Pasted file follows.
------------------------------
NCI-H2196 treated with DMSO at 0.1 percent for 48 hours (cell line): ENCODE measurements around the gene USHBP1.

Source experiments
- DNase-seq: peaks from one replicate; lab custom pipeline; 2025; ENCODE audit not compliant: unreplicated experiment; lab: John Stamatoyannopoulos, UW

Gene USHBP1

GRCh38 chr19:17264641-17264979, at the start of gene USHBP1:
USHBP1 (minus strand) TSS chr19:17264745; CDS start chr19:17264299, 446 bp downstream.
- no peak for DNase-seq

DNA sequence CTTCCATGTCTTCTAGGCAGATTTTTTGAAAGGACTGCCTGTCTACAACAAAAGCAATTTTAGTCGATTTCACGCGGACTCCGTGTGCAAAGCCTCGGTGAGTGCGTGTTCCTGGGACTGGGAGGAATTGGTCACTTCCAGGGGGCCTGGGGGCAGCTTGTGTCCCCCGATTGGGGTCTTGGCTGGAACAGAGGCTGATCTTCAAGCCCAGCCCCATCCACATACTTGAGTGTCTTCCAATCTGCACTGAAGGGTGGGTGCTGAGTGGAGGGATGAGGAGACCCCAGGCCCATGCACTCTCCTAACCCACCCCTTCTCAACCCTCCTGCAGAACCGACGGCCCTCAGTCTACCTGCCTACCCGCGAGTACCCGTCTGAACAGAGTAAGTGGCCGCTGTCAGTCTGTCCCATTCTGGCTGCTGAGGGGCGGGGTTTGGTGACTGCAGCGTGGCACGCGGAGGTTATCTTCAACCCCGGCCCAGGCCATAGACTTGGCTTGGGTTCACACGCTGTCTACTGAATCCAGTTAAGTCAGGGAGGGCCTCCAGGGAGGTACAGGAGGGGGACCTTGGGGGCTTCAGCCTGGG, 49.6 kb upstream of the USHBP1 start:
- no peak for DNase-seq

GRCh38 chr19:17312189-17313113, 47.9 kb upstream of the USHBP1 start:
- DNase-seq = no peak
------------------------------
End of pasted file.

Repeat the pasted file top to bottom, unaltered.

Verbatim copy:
NCI-H2196 treated with DMSO at 0.1 percent for 48 hours (cell line): ENCODE measurements around the gene USHBP1.

Source experiments
- DNase-seq: peaks from one replicate; lab custom pipeline; 2025; ENCODE audit not compliant: unreplicated experiment; lab: John Stamatoyannopoulos, UW

Gene USHBP1

GRCh38 chr19:17264641-17264979, at the start of gene USHBP1:
USHBP1 (minus strand) TSS chr19:17264745; CDS start chr19:17264299, 446 bp downstream.
- no peak for DNase-seq

DNA sequence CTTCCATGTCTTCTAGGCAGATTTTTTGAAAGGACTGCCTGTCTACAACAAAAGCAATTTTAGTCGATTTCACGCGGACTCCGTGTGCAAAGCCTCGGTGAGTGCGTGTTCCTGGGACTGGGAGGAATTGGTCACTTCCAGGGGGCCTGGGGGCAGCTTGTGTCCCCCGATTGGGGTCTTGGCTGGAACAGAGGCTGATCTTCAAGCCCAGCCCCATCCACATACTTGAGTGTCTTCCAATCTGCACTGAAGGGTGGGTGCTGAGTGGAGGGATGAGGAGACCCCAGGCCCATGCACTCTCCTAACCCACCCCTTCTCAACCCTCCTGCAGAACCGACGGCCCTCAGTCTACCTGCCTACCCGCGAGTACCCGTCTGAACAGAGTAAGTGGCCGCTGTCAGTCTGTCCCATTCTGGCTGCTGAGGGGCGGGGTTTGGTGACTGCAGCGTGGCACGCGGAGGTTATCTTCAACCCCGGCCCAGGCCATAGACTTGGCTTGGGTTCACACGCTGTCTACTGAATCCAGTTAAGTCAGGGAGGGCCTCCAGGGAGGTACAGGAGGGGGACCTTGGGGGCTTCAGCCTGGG, 49.6 kb upstream of the USHBP1 start:
- no peak for DNase-seq

GRCh38 chr19:17312189-17313113, 47.9 kb upstream of the USHBP1 start:
- DNase-seq = no peak